It took football to ignite the passion of the people at the Rio Olympics. For a while, it seemed as if Brazil’s women’s team would carry the dreams of a nation. When the men took the podium to receive their gold medals, the women’s game could be forgiven for lamenting yet another false dawn in its development.
When Neymar converted the winning penalty in the Maracaña to give Brazil its most precious gold medals of the 2016 Olympic Games, a nation exhaled a collective sigh of relief as much as cries of joy. Despite attempts by the team and its coaches to play down the revenge narrative, it was a strong dose of redemption for the 7-1 loss to Germany at the 2014 World Cup.
The victory was Brazil’s crowning moment of a Games that sputtered in fits and bursts but never truly had a liftoff to rival the hysteria of 2012 hosts London. The 5-4 shootout outcome followed an acceptably entertaining 1-1 encounter over 120 minutes but flash back just two weeks before, the atmosphere around the men’s football team felt very different.
On the back of uninspiring goalless draws against South Africa and 113th ranked Iraq, fans packed in at the Olympic Stadium began chanting, “Marta is better than Neymar.” Captaining the u23 squad, 24-year-old Neymar was cast as Brazil’s saviour but when he and his teammates struggled to click on the pitch, the Brazilian public’s attention was diverted to his female counterpart. Marta, 30, who like Neymar, wears the iconic no.10 shirt of Pelé, is widely regarded as the best player currently playing the women’s game.
A picture of a young boy, wearing a replica ‘Neymar’ jersey but with the Barcelona star’s name scratched out and ‘Marta’ scrawled in its place, became the calling card of the upheaval. Change appeared afoot. Brazil’s women’s team, who have never come out of top in a worldwide competition unlike their five-time World Cup winning counterparts, looked destined to crash into the imaginations of a country resistant to celebrating women’s football.
As the men struggled to get going, Marta and company brought new pride to the green and gold and until a gritty Swedish side, who had previously knocked out the Americans, crashed the party in the semi-finals, it looked like it was they rather than Neymar and his crew who would fulfill the dream of a first football Olympic gold. But it wasn’t to be.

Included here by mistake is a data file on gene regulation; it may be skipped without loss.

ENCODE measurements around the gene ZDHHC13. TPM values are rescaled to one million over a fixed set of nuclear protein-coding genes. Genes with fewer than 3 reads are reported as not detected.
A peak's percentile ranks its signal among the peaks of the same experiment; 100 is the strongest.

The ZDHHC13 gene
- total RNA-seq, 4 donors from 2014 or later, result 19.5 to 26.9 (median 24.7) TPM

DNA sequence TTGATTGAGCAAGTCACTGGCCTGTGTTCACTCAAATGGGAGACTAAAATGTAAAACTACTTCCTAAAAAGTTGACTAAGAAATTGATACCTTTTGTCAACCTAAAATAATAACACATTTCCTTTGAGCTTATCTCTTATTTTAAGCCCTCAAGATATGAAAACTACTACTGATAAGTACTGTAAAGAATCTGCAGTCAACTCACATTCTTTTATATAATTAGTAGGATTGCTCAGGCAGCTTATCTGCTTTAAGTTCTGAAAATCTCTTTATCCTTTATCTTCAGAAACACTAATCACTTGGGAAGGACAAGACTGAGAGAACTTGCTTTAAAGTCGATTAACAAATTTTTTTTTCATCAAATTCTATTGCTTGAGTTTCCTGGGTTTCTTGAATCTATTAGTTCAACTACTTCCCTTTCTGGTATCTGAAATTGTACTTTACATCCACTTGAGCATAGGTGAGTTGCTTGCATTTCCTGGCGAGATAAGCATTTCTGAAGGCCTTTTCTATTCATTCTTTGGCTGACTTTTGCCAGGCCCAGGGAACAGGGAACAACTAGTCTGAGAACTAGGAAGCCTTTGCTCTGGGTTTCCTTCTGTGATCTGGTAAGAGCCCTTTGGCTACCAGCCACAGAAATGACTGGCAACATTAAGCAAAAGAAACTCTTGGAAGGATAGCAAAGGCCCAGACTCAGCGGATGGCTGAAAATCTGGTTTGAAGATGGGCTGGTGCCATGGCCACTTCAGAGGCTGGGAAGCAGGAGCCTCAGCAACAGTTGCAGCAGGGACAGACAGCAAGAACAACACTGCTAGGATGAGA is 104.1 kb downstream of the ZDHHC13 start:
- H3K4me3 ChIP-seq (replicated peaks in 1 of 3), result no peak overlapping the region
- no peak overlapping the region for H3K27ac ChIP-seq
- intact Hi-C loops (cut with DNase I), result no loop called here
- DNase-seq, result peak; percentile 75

39,000-plus were in attendance at the bronze-medal game in Sao Paulo but once the dizziness of host fever subsided, a look at their Canadian opponents, who deservedly secured third place, tells a striking story about the place of women’s football in Brazil.
Just one per cent of football playing Brazilians are women or girls. Head north to Canada and third of those playing the game are female. The painful reality is that women’s soccer in Brazil struggles for funding. Its lowly status means it’s short on respect and supporters, yet they field a team of world-class players that entertains. Sadly, during last year’s Women’s World Cup, hosted in Canada, the Brazilian team received little media attention back home.
Globally, the women’s game is on the rise but in Brazil, it’s stuck in another century. Football for women was banned in Brazil until 1979, notably just eight years longer than in England, where the FA forbade women from playing on the grounds of association clubs. Unlike in England, however, where the WSL goes from strength to strength, the belief that the game is just not meant for women still resonates strongly in Brazil.
Of course, football has always been popular among Brazilian women. There were as many as 40 teams in the Rio area alone in the early part of the 20th century. Now the top female stars are forced to leave the country in search of a career at the highest level elsewhere.
“Maybe one day we will have a strong competitive league instead of our women footballers always having to play abroad,” said superstar Marta during the 2014 World Cup in Brazil.
Marta, who was named the FIFA World Player of the Year an incredible five years in a row between 2006 and 2010, has played for eight professional teams but seven of them have folded due to financial pressures. She has twice played for Santos, the club of Pelé and his successor Neymar. The storied club made headlines for the wrong reasons, when in 2011, they dissolved their women’s soccer program. Making matters worse, it is generally understood that the decision was made in light of Neymar’s contract extension, which kept him at Santos until his transfer to Barcelona in 2013.
The Santos coach said at the time, “As we’re champions, wages are higher, the players are more expensive and we have to readjust.”
To put this adjustment into context, Neymar’s salary under the new contract was 1 million reais (£240,000) a month while the women’s annual budget was 1.5 million reais (£360,000). Salaries for professional women’s soccer players are meagre and attendance at games is low.
There was some reprieve when Santos revived their women’s team in April 2015 but change is slow. Canadian captain Christine Sinclair, scorer of the second highest number of international goals ever, is well aware of the challenges facing the team they defeated for Olympic bronze.
“As a fan of women’s football,” said Sinclair, who earned her 250th cap against the green and gold, “I hope it does change — they deserve it.”
Meanwhile, Brazilian head coach Vadao pointed to a lack of funding in analysing why his team hadn’t won gold but sees brighter times ahead for women’s football in his home country.
“The feeling is we could have done it,” he said. “But we need support from the government, from the schools and all the clubs.”
“We conquered Brazilian hearts and it’s always a very big step,” Vadao continued. “The feeling I had is that Brazil sees women’s football with a different eye from now on.”
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